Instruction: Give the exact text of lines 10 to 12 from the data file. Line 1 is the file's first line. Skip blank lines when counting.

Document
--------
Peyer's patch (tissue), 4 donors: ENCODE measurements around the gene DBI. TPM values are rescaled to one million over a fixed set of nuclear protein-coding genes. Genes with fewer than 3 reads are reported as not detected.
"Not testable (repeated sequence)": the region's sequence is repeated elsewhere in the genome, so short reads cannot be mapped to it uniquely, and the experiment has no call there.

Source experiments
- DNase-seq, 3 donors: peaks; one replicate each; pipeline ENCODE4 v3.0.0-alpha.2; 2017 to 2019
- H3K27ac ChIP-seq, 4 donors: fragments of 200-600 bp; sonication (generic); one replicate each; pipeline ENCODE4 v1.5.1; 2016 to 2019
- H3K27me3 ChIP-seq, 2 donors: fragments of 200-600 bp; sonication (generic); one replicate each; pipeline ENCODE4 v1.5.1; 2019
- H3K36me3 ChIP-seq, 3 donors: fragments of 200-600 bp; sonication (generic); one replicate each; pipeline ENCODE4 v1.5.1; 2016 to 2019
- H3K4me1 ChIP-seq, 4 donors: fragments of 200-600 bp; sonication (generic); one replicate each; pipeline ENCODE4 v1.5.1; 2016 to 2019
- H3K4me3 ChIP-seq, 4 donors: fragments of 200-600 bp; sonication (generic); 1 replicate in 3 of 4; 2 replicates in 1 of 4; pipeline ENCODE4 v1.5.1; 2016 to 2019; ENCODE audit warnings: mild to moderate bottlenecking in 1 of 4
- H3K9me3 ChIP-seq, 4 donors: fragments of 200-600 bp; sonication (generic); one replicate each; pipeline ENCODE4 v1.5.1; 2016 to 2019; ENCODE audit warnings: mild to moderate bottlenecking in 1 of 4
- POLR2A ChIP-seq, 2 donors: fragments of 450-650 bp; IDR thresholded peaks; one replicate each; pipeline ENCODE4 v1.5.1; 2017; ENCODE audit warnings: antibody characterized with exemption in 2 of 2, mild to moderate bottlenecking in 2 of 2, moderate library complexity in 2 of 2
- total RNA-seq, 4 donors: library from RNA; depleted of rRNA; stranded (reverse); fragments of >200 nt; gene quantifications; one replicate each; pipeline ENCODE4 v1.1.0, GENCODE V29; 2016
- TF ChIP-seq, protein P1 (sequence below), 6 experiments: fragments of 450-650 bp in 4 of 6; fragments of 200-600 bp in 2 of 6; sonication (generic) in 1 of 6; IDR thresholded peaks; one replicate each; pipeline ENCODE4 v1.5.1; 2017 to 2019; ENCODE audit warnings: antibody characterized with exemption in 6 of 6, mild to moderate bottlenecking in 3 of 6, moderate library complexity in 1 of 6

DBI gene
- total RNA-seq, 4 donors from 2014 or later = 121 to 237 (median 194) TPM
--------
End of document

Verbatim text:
- H3K9me3 ChIP-seq, 4 donors: fragments of 200-600 bp; sonication (generic); one replicate each; pipeline ENCODE4 v1.5.1; 2016 to 2019; ENCODE audit warnings: mild to moderate bottlenecking in 1 of 4
- POLR2A ChIP-seq, 2 donors: fragments of 450-650 bp; IDR thresholded peaks; one replicate each; pipeline ENCODE4 v1.5.1; 2017; ENCODE audit warnings: antibody characterized with exemption in 2 of 2, mild to moderate bottlenecking in 2 of 2, moderate library complexity in 2 of 2
- total RNA-seq, 4 donors: library from RNA; depleted of rRNA; stranded (reverse); fragments of >200 nt; gene quantifications; one replicate each; pipeline ENCODE4 v1.1.0, GENCODE V29; 2016